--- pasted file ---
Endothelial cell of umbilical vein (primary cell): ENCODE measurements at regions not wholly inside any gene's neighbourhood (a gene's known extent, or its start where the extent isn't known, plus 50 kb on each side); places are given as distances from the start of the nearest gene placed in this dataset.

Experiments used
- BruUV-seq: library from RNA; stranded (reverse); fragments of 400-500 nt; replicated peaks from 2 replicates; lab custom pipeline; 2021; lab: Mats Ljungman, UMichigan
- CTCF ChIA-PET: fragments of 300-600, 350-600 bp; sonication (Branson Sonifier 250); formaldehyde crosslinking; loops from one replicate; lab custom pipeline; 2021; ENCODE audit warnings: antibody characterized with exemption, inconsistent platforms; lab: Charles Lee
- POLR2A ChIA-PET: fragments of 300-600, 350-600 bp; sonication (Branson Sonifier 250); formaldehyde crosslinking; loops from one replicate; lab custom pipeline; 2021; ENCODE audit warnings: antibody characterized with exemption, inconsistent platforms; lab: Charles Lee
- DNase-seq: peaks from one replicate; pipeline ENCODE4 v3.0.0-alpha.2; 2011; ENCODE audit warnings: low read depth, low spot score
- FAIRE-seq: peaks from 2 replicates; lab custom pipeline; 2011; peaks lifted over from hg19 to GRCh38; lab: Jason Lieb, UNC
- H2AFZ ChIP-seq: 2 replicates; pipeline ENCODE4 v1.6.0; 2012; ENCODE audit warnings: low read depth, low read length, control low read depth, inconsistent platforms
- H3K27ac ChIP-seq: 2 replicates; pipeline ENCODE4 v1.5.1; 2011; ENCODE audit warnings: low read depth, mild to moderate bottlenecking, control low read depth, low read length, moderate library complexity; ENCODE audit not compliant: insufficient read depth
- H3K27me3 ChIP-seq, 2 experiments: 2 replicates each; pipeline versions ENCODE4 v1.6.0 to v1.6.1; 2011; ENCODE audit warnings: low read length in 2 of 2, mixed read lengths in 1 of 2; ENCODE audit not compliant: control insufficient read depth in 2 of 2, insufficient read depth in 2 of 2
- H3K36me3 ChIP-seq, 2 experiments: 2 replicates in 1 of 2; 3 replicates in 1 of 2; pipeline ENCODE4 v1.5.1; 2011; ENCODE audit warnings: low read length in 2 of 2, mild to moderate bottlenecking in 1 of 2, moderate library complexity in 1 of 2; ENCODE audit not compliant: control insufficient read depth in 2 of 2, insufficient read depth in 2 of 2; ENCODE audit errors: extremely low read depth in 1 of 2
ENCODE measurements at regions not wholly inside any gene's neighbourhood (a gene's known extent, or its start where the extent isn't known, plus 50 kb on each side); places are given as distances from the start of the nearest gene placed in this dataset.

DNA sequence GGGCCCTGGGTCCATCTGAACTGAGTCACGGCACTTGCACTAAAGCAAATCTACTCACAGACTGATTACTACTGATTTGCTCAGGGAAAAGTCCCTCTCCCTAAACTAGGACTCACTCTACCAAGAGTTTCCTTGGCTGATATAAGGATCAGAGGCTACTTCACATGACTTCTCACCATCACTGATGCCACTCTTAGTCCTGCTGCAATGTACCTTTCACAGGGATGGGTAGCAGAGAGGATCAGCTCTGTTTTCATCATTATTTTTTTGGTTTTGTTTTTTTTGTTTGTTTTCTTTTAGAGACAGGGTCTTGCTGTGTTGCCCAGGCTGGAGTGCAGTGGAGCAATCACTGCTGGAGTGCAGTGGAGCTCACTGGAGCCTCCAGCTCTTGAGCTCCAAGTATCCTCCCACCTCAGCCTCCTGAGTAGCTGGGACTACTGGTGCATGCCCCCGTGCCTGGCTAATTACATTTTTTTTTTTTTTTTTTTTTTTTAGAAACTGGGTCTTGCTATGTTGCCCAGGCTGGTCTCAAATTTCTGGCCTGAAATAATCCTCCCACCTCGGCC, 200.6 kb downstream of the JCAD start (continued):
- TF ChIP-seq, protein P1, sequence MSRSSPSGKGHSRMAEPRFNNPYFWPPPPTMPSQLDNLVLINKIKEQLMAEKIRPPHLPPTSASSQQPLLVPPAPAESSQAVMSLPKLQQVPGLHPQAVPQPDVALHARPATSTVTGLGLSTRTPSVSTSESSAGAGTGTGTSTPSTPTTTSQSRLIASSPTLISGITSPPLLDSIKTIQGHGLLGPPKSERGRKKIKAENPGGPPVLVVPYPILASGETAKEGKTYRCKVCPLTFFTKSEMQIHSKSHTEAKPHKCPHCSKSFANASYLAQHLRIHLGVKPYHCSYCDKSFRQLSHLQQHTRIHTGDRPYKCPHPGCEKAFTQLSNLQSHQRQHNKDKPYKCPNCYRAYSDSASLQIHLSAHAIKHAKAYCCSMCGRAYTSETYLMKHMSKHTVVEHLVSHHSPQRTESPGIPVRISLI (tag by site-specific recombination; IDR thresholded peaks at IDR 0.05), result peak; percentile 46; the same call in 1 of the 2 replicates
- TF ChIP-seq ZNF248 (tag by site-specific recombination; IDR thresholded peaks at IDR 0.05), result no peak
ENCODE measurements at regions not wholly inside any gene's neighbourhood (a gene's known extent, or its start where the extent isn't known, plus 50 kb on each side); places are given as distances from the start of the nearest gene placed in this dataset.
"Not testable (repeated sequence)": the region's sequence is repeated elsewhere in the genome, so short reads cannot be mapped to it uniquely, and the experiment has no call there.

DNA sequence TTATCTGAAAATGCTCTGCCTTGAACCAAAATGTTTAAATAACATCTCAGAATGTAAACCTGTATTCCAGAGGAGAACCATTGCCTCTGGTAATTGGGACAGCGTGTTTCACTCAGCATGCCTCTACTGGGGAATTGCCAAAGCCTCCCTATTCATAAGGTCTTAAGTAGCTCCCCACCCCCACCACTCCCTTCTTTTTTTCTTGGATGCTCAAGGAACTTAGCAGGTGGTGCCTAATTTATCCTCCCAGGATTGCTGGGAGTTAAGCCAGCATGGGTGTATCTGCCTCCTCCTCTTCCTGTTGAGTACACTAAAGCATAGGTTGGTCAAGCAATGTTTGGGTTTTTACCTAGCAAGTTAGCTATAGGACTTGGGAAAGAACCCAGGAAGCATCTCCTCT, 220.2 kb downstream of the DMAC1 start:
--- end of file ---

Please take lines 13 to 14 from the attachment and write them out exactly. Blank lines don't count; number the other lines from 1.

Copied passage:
DNA sequence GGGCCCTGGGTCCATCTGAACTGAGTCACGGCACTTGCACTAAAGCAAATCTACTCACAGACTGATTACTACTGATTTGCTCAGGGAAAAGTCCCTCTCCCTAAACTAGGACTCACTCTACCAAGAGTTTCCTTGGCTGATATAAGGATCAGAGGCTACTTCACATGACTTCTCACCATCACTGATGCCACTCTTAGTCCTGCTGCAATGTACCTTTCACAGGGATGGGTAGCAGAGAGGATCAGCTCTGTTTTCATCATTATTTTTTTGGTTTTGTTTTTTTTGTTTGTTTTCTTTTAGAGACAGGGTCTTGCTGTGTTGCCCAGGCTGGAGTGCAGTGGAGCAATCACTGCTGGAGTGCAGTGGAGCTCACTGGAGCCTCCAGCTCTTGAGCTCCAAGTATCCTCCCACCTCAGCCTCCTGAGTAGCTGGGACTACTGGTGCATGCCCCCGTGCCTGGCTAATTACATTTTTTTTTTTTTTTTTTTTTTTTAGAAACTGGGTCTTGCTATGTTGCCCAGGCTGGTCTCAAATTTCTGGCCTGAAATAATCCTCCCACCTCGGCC, 200.6 kb downstream of the JCAD start (continued):
- TF ChIP-seq, protein P1, sequence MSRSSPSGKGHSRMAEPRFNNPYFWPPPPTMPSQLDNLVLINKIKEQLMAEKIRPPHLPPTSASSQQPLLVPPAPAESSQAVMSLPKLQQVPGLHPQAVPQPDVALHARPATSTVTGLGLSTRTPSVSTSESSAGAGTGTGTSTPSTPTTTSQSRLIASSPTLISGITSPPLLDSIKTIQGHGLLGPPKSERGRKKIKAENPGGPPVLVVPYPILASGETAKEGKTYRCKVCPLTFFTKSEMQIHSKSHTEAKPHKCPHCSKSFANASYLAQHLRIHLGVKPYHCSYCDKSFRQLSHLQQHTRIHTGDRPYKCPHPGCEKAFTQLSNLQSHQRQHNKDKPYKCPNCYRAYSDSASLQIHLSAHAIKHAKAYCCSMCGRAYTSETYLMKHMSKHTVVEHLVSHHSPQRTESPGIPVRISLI (tag by site-specific recombination; IDR thresholded peaks at IDR 0.05), result peak; percentile 46; the same call in 1 of the 2 replicates